Think about that.
This callous disregard for our very lives is outrageous. Walker’s attacks on the teachers of Wisconsin are well-known to me, since I live in Illinois, but I hadn’t been aware that his anti-choice stance extends to a complete disregard for women’s lives let alone our health, freedom of choice, privacy, and our knowledge of what’s best for ourselves, our bodies, our futures, our finances and our families including our existing children.
That’s outrageous. I’m surprised that Nate Cohn didn’t find that alarming, reactionary and undemocratic.
Attitudes this extreme need to be reported. Not everybody had the time or opportunity to watch the debate, therefore they depend upon journalists for facts and interpretations of facts.
A man who is willing to let a woman die shouldn’t be anywhere near a powerful political office in the 21st century, let alone in America where we supposedly believe in equal rights for women.
Well it wasn’t child appropriate viewing. I watched with elementary school children. Rubio and others who wouldn’t consider saving “the life of the mother” reduced my grandson to tears. That was the debate electricity in our house. Is it likely that adults are also revolted by this position – when they think of their wives, daughters sisters, and friends?
I don’t think that extreme anti-women stance was limited to Walker. It appeared that one by one, they were all pushed to say that they endorsed forcing women to die or raise a rapist’s child rather than have a medical procedure to save themselves, physically or psychologically. Rubio blurted it out, and Huckabee – well, we should be prepared to be charged as murderers in the unlikely event of a Huckabee administration. I think there’s not one of them qualified to lead a nation that includes women. Period.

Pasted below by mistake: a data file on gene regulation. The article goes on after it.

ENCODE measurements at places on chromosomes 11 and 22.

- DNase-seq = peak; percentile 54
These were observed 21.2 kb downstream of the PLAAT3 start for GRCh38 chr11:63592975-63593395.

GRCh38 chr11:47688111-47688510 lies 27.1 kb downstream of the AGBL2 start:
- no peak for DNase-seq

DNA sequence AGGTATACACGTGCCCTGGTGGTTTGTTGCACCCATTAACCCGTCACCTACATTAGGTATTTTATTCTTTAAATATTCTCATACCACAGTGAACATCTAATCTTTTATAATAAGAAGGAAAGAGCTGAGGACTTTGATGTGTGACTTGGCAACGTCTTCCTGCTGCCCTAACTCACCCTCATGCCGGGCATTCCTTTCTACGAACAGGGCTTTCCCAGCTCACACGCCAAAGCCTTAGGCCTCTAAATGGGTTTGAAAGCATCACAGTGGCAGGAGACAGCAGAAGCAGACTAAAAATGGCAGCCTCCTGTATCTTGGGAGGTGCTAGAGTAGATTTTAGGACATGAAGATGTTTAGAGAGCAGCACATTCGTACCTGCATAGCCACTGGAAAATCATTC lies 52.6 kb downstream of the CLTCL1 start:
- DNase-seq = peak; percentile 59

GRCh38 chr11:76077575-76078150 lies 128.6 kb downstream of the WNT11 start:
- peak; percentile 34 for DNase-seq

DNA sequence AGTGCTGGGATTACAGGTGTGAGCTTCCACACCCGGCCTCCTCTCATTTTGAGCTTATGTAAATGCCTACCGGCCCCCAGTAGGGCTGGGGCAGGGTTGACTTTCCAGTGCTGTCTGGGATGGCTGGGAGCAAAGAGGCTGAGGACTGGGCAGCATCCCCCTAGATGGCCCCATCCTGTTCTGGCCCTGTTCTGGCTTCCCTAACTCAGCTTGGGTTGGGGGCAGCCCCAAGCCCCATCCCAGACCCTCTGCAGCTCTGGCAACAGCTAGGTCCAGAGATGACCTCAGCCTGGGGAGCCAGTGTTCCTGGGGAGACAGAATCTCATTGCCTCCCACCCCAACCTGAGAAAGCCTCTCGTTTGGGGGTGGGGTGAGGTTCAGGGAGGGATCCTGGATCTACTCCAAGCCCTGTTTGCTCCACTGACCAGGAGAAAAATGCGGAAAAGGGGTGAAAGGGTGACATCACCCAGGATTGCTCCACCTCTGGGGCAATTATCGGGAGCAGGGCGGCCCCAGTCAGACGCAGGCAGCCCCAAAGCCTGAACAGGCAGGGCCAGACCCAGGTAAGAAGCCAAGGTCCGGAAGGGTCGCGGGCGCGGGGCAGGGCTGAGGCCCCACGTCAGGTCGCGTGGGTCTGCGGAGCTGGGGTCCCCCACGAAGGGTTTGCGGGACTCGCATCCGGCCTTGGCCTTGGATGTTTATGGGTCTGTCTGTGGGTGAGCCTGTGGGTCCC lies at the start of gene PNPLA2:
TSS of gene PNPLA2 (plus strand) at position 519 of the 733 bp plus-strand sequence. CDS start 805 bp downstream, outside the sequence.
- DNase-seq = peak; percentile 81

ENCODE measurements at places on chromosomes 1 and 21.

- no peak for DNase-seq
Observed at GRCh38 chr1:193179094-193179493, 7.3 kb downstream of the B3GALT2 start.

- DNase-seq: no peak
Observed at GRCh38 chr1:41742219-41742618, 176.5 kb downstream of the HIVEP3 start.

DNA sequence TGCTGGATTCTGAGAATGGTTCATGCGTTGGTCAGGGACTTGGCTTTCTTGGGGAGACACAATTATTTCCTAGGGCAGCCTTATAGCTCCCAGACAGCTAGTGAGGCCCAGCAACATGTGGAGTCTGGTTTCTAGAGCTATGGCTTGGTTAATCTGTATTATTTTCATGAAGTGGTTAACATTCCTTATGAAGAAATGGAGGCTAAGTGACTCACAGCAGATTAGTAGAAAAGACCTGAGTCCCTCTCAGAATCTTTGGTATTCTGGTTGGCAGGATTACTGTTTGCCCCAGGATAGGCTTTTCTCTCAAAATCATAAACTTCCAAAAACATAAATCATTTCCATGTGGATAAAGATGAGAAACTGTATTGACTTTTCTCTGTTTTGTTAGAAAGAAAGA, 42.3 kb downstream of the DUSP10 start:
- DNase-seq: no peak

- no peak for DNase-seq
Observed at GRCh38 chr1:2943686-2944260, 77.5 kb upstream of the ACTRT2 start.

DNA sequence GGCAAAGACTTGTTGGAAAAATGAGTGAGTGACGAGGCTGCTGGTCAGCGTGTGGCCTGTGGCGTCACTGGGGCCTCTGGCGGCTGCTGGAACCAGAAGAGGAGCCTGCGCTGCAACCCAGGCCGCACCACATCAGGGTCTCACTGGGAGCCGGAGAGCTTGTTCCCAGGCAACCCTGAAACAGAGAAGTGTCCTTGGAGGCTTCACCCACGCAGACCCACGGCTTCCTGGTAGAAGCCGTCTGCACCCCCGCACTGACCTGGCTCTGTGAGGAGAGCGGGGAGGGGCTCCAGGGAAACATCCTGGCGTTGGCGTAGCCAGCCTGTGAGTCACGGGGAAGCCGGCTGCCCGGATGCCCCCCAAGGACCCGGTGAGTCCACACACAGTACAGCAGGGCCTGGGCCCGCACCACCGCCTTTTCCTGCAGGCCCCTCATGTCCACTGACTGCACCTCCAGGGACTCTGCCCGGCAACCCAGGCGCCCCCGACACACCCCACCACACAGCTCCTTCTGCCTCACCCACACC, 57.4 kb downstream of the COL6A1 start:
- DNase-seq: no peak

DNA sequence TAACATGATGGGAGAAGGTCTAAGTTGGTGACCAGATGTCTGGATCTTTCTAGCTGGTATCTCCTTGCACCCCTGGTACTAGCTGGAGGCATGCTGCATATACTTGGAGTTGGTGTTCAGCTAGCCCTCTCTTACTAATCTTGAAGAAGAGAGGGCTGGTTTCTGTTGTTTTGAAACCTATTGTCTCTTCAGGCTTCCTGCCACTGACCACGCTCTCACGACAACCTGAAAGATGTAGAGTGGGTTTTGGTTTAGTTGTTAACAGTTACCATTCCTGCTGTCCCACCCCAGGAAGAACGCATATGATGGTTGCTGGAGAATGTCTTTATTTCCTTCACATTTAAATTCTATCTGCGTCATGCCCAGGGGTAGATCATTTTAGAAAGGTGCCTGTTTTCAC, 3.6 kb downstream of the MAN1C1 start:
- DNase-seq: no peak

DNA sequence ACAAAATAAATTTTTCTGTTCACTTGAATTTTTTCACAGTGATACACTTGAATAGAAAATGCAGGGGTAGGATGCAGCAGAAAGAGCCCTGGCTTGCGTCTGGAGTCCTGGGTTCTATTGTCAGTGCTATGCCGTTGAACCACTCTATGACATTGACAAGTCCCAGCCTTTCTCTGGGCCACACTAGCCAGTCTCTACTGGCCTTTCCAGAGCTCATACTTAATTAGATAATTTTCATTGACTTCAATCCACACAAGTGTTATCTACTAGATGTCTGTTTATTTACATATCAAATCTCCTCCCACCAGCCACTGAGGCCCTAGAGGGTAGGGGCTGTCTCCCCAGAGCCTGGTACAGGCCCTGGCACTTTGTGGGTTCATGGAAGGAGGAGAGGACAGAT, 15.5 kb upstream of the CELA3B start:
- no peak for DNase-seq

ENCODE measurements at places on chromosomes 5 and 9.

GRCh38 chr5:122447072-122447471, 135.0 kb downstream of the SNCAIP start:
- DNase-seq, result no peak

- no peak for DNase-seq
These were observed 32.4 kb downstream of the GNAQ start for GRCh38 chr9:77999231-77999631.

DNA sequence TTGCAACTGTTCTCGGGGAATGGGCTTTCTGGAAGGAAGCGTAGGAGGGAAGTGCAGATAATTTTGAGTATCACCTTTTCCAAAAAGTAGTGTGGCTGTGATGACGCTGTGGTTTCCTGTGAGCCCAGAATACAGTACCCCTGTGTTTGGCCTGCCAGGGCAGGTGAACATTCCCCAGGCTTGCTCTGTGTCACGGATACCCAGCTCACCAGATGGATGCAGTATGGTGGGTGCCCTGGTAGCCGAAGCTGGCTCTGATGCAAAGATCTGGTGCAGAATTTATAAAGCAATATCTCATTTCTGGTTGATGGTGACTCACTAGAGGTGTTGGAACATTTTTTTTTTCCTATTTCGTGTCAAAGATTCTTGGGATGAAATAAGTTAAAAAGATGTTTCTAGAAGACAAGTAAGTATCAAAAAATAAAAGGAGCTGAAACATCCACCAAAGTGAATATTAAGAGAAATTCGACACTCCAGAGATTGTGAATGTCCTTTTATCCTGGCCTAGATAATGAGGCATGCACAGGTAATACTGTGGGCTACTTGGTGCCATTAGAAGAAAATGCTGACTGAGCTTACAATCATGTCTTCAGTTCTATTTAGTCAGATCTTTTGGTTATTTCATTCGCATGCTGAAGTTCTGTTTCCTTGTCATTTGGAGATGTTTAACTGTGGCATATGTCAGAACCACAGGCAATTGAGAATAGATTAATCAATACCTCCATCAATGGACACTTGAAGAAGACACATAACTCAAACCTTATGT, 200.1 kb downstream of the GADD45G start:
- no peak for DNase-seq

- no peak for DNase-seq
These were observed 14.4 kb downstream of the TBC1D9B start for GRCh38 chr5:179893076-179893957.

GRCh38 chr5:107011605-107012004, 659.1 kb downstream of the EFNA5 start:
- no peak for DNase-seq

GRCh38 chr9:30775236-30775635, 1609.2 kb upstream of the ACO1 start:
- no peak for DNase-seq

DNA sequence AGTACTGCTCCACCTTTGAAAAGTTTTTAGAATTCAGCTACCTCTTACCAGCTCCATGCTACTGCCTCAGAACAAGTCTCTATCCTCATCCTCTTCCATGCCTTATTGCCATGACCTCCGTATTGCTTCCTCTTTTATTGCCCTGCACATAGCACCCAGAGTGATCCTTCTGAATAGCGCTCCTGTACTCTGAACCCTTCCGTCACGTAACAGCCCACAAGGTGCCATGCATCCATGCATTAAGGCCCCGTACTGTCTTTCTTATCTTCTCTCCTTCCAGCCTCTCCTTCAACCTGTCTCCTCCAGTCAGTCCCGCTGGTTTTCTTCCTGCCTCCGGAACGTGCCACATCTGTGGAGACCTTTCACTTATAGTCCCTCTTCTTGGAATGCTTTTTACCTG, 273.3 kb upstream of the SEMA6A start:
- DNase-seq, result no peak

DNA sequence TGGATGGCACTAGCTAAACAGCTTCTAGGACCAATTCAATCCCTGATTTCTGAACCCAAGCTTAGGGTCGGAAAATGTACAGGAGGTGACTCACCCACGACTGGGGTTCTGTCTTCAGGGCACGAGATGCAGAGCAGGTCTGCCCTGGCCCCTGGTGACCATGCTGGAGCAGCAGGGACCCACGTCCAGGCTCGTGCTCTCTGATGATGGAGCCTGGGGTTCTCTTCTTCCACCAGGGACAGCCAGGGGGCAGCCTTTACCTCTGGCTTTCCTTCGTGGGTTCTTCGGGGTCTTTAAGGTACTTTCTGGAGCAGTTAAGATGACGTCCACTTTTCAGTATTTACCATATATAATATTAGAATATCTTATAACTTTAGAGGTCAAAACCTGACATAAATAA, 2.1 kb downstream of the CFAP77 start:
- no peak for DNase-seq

I can’t believe you treat Walker’s stance on abortion so cavalierly. He doesn’t believe in abortion even to save the life of the mother, let the woman die. This needs to be screamed from the rooftops. There is a man who is a governor in the United States, a man that wants to be President, that thinks it’s perfectly fine for a woman to die instead of having an abortion that could save her life. This is outrageous and totally unacceptable. Walker is an ignoramus and dangerous to women and that was crystal clear to every woman who watched last night. Too bad you missed it Nate.
Ironically, Trump has put Fox News in a very difficult position. By all rights, his refusal to unconditionally support the final Republican presidential candidate should disqualify him from any further debates. But by denying him a place on the stage, Fox would certainly force him to run as an independent, which would just as certainly hand the keys to the White House back to the Democrats. As it stands right now, Fox can’t guarantee the Republicans can retake the Presidency, but it can certainly guarantee the Democrats do.